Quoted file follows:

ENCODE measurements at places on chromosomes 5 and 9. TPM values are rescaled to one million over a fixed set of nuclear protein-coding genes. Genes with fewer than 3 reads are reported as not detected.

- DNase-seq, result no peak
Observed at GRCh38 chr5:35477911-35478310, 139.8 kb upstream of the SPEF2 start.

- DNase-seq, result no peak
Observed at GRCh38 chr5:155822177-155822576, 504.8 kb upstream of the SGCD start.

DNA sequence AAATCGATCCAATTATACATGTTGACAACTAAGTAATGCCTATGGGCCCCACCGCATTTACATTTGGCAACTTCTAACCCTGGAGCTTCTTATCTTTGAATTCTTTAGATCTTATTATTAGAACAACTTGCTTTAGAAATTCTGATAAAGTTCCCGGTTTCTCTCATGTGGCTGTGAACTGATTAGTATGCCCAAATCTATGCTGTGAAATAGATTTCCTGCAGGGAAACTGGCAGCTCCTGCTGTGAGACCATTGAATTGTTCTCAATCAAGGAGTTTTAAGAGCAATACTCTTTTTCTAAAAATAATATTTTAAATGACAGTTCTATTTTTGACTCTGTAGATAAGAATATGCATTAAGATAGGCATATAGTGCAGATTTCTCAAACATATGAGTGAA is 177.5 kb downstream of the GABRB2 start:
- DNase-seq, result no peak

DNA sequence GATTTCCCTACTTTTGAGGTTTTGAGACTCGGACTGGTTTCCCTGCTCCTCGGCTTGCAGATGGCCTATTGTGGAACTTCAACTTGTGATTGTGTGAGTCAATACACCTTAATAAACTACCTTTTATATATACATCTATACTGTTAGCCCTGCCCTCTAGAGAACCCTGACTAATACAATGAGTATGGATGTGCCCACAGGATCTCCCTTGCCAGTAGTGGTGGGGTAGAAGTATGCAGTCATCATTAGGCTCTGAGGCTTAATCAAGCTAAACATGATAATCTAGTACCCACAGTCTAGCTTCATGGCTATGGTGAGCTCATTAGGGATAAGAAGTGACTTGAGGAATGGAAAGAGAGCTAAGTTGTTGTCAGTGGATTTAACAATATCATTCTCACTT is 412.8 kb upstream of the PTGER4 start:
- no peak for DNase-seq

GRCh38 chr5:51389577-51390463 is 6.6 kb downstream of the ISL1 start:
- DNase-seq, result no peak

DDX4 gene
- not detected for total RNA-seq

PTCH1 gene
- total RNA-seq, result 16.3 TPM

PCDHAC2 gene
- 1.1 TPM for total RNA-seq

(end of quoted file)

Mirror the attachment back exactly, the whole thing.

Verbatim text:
ENCODE measurements at places on chromosomes 5 and 9. TPM values are rescaled to one million over a fixed set of nuclear protein-coding genes. Genes with fewer than 3 reads are reported as not detected.

- DNase-seq, result no peak
Observed at GRCh38 chr5:35477911-35478310, 139.8 kb upstream of the SPEF2 start.

- DNase-seq, result no peak
Observed at GRCh38 chr5:155822177-155822576, 504.8 kb upstream of the SGCD start.

DNA sequence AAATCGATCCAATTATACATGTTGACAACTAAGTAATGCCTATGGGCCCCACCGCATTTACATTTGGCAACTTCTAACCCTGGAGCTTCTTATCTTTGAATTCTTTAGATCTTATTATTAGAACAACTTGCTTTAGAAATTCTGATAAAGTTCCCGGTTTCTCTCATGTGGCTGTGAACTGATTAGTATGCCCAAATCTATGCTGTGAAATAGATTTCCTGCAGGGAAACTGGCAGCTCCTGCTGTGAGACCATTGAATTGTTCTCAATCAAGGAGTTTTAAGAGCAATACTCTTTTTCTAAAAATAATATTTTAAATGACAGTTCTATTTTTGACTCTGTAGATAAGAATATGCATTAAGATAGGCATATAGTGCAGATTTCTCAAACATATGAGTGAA is 177.5 kb downstream of the GABRB2 start:
- DNase-seq, result no peak

DNA sequence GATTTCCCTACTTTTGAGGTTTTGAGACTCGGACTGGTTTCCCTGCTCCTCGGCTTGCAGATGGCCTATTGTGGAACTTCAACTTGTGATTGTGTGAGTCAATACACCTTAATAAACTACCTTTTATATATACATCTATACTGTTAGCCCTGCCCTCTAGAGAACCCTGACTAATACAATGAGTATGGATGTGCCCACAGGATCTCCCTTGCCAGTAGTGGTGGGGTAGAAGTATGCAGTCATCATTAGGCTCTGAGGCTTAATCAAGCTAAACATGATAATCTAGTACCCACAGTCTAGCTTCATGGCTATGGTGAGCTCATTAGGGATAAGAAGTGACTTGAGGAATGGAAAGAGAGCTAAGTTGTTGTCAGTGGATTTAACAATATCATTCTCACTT is 412.8 kb upstream of the PTGER4 start:
- no peak for DNase-seq

GRCh38 chr5:51389577-51390463 is 6.6 kb downstream of the ISL1 start:
- DNase-seq, result no peak

DDX4 gene
- not detected for total RNA-seq

PTCH1 gene
- total RNA-seq, result 16.3 TPM

PCDHAC2 gene
- 1.1 TPM for total RNA-seq